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Kazziha, Walid (1970) The Evolution of the Egyptian Political Elite, 1907-1921: A Case Study of the Role of the Large Landowners in Politics. PhD thesis. SOAS University of London. DOI: https://doi.org/10.25501/SOAS.00033836

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Abstract

Following the British occupation of Egypt, the political influence and the economic position of the Egyptian large landowners was greatly enhanced. In 1907, a group of provincial notables and intellectuals encouraged by Lord Cromer, published the daily al- Jaridah and formed the 'Ummah Party. The policies and ideas of the new movement were largely governed by the financial and political interests of the wealthy families in the countryside, and by their efforts to check the growing influence of the Egyptian sovereign and the increasing popularity of the radical demand of the Patriotic Party for complete independence. In the years which elapsed before the outbreak of the First World War, the 'Ummah Party not only consolidated its relative control over the provincial representative institutions, but also acquired a greater measure of political influence throughout the country as the numerical strength and the functions of these institutions were increased, However, at the beginning of the War, the British authorities declared Egypt a Protectorate, placed the country under martial law, and eventually dissolved the newly-formed Assembly. Consequently, these measures greatly undermined the political position of the 'Ummah Party and impelled its leading members to co-operate first with Sultan Husain and later Fu'ad in an effort to induce the British government to restore the earlier system of self-government. A similar attempt was made at the end of the War, when a group of Egyptian notables and former members of the 'Ummah Party, under the leadership of Sacd Zagnlul formed the Wafd to advocate Egyptian autonomy. As the movement, however, rapidly gained the support of the middle and lower classes, its demand for self-government was superseded by that of complete independence. Consequently, the majority of its founding members, who were keenly interested in preserving their relationship with Britain, left the Wafd and formed the Liberal Constitutionalists Party.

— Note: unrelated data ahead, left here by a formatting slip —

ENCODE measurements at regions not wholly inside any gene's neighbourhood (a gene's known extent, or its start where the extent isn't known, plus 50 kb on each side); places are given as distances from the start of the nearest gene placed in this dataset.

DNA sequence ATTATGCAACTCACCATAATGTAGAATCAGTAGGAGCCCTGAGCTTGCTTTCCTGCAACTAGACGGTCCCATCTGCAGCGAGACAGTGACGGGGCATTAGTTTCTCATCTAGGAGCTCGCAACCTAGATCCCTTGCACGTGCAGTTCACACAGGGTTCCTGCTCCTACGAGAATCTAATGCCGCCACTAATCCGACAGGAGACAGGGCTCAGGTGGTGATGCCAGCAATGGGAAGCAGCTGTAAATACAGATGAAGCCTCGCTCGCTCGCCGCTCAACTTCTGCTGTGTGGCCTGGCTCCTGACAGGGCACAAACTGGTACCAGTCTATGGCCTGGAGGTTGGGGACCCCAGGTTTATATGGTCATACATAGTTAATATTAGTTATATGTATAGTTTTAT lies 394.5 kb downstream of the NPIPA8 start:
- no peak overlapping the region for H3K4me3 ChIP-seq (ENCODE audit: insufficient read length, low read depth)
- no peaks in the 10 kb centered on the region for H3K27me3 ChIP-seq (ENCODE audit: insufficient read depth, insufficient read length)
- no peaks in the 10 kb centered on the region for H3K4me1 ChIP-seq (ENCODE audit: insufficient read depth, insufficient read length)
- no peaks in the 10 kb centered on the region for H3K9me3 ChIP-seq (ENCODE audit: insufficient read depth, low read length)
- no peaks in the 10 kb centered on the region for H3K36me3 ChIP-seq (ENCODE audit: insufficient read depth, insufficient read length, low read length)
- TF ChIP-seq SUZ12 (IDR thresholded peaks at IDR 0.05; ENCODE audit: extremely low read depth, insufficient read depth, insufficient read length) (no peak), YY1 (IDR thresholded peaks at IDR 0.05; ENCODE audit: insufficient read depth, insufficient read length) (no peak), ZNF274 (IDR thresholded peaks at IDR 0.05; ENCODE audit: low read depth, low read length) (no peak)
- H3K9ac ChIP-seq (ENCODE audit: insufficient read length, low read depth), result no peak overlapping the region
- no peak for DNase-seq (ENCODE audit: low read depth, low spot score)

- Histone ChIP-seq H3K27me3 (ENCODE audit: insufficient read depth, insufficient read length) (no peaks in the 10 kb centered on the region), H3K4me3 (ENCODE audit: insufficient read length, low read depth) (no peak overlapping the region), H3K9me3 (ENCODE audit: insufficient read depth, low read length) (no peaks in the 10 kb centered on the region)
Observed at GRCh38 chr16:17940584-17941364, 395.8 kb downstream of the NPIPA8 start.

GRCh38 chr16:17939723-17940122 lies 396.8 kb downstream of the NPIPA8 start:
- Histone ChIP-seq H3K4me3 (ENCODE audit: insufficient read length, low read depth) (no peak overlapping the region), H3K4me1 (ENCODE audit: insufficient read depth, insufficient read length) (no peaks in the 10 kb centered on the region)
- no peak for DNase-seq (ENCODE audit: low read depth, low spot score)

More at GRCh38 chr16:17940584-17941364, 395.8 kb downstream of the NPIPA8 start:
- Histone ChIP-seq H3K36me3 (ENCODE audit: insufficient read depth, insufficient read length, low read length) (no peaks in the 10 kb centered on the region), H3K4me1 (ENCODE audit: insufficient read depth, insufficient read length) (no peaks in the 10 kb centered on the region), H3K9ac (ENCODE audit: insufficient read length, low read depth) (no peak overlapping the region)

Item Type: Theses (PhD)
SOAS Departments & Centres: SOAS Research Theses > Proquest
DOI (Digital Object Identifier): https://doi.org/10.25501/SOAS.00033836
Date Deposited: 12 Oct 2020 17:21
URI: https://eprints.soas.ac.uk/id/eprint/33836

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